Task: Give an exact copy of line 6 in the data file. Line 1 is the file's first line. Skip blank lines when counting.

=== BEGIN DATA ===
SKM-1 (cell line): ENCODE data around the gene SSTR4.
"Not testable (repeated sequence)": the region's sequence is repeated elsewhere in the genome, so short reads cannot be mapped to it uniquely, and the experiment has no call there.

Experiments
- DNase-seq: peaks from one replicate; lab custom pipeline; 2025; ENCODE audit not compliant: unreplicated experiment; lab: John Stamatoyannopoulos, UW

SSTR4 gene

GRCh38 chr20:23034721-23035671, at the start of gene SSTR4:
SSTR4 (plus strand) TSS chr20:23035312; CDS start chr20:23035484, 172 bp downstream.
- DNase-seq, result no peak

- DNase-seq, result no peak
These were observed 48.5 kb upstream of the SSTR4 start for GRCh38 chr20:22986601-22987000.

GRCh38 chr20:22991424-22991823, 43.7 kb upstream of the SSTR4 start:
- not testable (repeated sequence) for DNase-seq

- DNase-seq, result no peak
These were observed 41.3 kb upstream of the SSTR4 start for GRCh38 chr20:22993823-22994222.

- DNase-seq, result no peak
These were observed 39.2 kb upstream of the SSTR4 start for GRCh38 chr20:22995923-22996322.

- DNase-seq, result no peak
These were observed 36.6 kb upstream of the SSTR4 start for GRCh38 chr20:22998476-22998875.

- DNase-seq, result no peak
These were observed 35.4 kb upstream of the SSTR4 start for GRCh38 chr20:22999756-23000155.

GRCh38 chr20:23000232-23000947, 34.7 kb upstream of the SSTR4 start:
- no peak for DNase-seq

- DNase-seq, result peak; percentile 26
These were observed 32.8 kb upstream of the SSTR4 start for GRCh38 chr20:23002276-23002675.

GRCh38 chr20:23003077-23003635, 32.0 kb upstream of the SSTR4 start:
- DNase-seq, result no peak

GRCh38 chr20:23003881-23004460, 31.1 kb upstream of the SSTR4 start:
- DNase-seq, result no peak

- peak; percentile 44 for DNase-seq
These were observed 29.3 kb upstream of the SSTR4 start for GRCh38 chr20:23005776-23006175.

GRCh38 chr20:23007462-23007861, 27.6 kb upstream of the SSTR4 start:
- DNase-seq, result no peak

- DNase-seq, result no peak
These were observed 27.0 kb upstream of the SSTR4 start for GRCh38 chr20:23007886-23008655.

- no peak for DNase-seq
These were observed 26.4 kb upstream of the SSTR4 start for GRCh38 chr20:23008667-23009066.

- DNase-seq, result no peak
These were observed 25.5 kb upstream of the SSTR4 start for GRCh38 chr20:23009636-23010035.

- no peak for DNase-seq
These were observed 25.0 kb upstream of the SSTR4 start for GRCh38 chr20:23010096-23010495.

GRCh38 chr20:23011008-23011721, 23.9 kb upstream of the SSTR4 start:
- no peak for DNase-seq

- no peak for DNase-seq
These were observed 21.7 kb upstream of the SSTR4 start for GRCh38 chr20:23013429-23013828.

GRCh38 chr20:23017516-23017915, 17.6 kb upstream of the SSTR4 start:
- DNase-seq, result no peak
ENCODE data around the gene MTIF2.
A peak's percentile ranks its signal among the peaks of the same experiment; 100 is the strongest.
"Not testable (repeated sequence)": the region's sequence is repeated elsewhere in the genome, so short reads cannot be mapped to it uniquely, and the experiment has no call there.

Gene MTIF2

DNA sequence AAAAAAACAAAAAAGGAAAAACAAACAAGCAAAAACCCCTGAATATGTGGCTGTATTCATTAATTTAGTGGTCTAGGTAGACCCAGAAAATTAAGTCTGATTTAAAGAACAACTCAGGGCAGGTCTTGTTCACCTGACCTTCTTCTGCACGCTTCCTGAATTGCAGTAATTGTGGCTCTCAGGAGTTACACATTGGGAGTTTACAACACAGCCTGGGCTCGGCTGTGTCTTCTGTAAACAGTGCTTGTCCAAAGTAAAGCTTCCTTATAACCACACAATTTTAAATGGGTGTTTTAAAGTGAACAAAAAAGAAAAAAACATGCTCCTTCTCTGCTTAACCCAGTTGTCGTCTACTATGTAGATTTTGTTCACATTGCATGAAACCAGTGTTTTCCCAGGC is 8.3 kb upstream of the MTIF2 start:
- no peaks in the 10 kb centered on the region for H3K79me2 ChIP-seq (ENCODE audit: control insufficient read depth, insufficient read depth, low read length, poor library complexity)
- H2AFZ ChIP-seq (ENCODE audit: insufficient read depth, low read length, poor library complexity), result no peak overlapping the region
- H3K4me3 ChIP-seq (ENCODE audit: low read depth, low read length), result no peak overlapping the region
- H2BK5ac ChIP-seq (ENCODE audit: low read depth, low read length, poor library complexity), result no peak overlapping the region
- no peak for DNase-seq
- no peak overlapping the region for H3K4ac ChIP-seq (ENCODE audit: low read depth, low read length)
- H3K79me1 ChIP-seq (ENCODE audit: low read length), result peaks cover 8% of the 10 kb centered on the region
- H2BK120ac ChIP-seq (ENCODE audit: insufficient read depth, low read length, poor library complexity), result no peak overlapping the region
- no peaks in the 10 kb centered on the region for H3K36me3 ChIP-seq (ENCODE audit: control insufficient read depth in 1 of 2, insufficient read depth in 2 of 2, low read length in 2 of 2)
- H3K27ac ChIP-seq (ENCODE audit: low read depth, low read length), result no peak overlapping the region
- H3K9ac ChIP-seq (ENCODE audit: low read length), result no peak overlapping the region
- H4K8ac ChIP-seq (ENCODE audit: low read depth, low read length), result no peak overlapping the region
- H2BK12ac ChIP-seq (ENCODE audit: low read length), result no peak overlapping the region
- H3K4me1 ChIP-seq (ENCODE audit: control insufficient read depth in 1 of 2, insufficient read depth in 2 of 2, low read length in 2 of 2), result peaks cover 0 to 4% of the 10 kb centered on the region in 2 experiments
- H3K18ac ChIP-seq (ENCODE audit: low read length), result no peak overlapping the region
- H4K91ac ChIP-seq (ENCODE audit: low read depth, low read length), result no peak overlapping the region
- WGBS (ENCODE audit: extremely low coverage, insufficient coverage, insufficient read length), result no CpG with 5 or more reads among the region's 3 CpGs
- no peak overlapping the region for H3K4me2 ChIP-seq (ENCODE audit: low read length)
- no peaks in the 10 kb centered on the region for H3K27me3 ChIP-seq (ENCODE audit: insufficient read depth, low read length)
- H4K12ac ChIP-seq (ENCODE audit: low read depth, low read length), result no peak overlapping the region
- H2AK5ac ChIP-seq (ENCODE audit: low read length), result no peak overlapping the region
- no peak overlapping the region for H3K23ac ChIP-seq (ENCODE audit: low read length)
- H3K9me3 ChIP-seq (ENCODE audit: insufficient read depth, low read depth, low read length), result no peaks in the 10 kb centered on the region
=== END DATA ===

GRCh38 chr20:23034721-23035671, at the start of gene SSTR4: